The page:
Note, depending on the type of activity you propose, you may be required to obtain approval under the PRA for surveys, etc., related to this priority. You should consider this when preparing your application and estimated time lines.

III. How to Apply

You must follow the instructions in this document in order to apply for a grant or cooperative agreement under the S-K Program. Your application must be complete and must follow the format described here. Your application should not be bound in any manner and must be printed on one side only. You must submit one signed original and nine signed copies of your application.

A. Cover Sheet

You must use Office of Management and Budget (OMB) Standard Form 424 and 424B (4-92) as the cover sheet for each project. (In order to complete item 16 of Standard Form 424, see section V.A.3. of this document.)

B. Project Summary

You must complete NOAA Form 88-204 (10-01), Project Summary, for each project. You must list on the Project Summary form the specific priority to which the application responds (see section II. of this document).

C. Project Budget

You must submit a budget for each project, using NOAA Form 88-205 (10-01), Project Budget and associated instructions. You must provide detailed cost estimates showing total project costs. Indicate the breakdown of costs between Federal and non-Federal shares, divided into cash and in-kind contributions. To support the budget, describe briefly the basis for estimating the value of the cost sharing derived from in-kind contributions. Specify estimates of the direct costs in the categories listed on the Project Budget form.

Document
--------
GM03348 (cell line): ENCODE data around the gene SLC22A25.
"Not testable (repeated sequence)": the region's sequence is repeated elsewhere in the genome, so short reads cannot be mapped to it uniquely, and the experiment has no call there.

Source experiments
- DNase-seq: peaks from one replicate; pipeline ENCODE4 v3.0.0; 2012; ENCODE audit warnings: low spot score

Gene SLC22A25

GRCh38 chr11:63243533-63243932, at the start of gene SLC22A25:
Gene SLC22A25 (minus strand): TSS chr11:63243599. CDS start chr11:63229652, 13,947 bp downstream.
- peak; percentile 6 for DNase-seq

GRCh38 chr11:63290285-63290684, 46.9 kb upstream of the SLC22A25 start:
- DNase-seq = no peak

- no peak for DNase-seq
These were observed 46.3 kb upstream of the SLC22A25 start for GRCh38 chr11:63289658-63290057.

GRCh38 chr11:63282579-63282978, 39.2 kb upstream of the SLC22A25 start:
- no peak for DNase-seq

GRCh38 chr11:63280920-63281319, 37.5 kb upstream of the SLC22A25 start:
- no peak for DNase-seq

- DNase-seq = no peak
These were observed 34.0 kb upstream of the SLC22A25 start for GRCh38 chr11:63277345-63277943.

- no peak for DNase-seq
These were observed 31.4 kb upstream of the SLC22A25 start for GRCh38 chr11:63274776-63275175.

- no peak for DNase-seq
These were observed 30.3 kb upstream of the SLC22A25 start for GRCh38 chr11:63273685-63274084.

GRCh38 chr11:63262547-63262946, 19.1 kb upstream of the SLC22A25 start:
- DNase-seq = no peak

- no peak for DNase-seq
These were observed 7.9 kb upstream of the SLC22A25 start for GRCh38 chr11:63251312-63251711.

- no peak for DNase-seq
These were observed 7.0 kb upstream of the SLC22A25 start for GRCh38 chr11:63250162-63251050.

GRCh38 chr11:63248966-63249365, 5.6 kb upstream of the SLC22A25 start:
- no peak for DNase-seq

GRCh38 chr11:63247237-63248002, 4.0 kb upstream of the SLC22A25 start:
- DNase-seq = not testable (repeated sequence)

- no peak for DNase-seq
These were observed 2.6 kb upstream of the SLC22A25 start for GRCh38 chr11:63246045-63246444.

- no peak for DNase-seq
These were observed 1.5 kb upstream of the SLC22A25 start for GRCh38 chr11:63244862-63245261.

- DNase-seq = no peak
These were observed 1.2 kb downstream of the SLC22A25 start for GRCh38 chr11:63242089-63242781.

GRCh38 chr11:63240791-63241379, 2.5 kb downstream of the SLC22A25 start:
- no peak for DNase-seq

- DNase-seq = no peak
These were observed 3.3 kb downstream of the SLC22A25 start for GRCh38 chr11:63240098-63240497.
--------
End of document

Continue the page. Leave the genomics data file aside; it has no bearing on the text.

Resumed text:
You may also include in the budget an amount for indirect costs if you have an established indirect cost rate with the Federal government. For this solicitation, the total dollar amount of the indirect costs you propose in your application must not exceed the indirect cost rate negotiated and approved by a cognizant Federal agency prior to the proposed effective date of the award, or 100 percent of the total proposed direct costs dollar amount in the application, whichever is less.

Furthermore, the Federal share of the indirect costs you propose must not exceed 25 percent of the total proposed direct costs. If your application requests more than 25 percent of the total costs as Federal funds to cover indirect costs, the application will be returned to you and will not be considered for funding.

If you have an approved indirect cost rate above 25 percent of the total proposed direct cost, you may use the amount above the 25-percent level up to the 100-percent level as part of the non-Federal share. You must include a copy of the current, approved, negotiated indirect cost agreement with the Federal government with your application. (See 66 FR 49919, October 1, 2001, for further information on indirect costs.)